To start, Commission staff conducted an intensive literature review. They looked at Dr. Tiner’s functional assessment approach in Northeastern US wetlands. They also looked at regional iterations of the criteria developed for Midwestern states by agencies such as the Michigan Department of Environmental Quality and the Wisconsin Department of Natural Resources with The Nature Conservancy.
After the Commission understood how wetlands evaluation was conducted in other locations, they convened a group of local and regional experts to form a technical advisory group. As a multidisciplinary group, its members held expertise in wetlands and water resource areas such as fish and wildlife, soils, water, and in planning, engineering, and GIS mapping disciplines. In total, there were 13 members. The technical advisory group advised the Commission and guided the remainder of the project. They selected which functions would be evaluated for wetlands and water bodies in Lake County. The following functions were included:
- carbon sequestration
- flood water storage
- native fish habitat
- nutrient transformation
- sediment and other particulate retention
- shoreline/streambank stabilization
- stream baseflow maintenance
- stream shading
- unique wetland resources
- waterfowl habitat
- wetland-dependent bird habitat
- wildlife movement corridors
- woodland amphibian habitat
Even before the Commission established the technical advisory group, they began to enhance data from the 2002 Lake County Wetland Inventory. The 2002 Inventory generally mapped locations of wetlands in Lake County, but it was out of date and/or did not reflect the most recent state of development in the county. It also did not include the attributes or classification data needed to evaluate the selected functions. The Commission updated and enhanced the Inventory and also created a historic wetlands/waters dataset. The Commission then applied the two classification systems to both the current and historic datasets and ran a desktop assessment based on Dr. Tiner’s approach to determine the preliminary levels to which the wetlands and waters supported the 13 various functions.
After this initial assessment, Commission staff conducted random field assessments to see if the functions reflected what was happening in the field, which was something that previous studies of this type had rarely done. The Commission, along with various technical advisory group members, examined 45 randomly selected wetlands and water bodies spread across four major watersheds in the county for aspects of the criteria they developed to evaluate the accuracy of their original assessment. The Commission developed and used a data entry form on electronic tablets to record site observations and mark if what they had developed matched what was happening in the field. The Commission then suggested revisions or refinements to the criteria for various functions to better align the tool with actual field conditions.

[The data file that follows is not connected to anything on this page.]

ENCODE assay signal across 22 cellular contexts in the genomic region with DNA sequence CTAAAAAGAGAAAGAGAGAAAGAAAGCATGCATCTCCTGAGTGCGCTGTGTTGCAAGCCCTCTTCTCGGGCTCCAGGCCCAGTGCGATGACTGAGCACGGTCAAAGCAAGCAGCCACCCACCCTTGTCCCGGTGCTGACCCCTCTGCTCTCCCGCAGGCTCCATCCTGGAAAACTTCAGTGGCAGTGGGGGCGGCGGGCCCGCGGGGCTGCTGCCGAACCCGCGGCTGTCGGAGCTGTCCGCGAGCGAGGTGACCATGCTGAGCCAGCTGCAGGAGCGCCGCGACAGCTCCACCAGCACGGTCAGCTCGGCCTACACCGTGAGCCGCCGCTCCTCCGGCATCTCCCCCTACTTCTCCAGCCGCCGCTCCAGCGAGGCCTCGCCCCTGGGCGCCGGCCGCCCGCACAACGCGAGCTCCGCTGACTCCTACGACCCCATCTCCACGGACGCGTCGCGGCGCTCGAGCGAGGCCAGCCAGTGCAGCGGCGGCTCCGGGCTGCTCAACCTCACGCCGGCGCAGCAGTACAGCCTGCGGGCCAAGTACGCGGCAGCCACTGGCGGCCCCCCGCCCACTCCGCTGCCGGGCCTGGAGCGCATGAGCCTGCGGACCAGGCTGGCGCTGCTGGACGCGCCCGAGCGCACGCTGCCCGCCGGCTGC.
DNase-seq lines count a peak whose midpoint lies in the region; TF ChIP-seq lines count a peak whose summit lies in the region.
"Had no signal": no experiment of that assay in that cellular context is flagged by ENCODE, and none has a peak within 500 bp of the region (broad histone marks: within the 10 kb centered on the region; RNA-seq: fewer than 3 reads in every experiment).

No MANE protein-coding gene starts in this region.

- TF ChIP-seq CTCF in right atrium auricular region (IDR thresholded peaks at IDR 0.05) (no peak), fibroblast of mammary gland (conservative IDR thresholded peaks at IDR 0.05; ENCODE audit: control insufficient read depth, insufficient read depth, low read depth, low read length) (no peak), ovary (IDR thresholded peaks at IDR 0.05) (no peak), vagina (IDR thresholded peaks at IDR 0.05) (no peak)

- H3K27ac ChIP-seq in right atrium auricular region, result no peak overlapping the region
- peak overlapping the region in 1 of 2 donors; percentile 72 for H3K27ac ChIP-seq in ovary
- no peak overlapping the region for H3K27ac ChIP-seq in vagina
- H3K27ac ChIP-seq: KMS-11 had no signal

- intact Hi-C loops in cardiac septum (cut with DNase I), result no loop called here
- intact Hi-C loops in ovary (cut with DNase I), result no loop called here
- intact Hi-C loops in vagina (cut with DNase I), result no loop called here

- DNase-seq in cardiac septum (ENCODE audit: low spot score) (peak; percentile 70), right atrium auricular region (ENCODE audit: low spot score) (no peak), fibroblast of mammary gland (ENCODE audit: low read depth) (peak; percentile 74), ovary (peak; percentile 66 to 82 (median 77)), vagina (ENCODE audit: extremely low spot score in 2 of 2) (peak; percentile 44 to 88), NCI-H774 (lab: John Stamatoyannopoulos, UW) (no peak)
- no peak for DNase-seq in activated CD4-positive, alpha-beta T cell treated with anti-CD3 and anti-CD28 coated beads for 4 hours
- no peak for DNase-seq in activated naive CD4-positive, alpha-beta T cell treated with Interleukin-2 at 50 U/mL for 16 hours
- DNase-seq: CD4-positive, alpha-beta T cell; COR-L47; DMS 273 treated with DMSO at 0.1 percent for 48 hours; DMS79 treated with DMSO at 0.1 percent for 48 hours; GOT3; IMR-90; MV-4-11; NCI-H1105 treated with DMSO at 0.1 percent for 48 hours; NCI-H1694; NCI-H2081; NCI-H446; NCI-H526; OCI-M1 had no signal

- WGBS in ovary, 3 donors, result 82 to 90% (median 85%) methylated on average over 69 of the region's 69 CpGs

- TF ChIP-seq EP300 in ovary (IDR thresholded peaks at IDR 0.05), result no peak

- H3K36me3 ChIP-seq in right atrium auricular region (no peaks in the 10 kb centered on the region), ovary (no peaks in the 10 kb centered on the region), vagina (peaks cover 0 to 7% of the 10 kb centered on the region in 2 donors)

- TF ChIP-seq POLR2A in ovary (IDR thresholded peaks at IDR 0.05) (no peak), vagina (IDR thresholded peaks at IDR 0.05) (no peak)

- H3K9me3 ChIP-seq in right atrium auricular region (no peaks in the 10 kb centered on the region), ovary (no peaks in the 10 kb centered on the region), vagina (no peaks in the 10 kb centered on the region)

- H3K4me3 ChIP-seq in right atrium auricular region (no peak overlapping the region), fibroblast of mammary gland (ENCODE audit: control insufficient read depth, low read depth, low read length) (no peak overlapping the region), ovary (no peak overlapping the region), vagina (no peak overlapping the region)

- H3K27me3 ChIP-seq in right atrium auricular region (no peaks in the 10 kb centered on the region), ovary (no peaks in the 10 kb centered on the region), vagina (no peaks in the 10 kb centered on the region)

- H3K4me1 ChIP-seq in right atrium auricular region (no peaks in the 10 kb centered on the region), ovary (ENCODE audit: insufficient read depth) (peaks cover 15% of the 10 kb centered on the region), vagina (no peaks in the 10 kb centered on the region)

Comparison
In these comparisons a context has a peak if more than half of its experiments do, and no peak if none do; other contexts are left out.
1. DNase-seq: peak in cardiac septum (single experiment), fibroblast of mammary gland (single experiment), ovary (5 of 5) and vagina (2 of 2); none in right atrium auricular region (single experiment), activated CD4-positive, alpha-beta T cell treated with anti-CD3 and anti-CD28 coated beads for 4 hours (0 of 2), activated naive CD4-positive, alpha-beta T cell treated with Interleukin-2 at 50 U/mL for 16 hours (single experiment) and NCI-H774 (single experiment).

Once the maps were updated and the field studies had been conducted, the Commission reanalyzed the existing and historic data sets to determine the benefits of each wetland and water body. The results were put into a publicly available online mapping tool, which is designed to allow a wide audience of end-users to plan potential wetland restoration and preservation projects.
Throughout the process, the Commission collaborated with multiple groups including local, state, and federal agencies in addition to the members of the technical advisory group. Collaboration came from local forest preserves, planning and development agencies, the county’s GIS division, Illinois Department of Natural Resources, USEPA, USDA, and more. Collaborators provided insights and supported the field assessment by providing permission or access to sites. Some of the collaborators also participated in the site visits.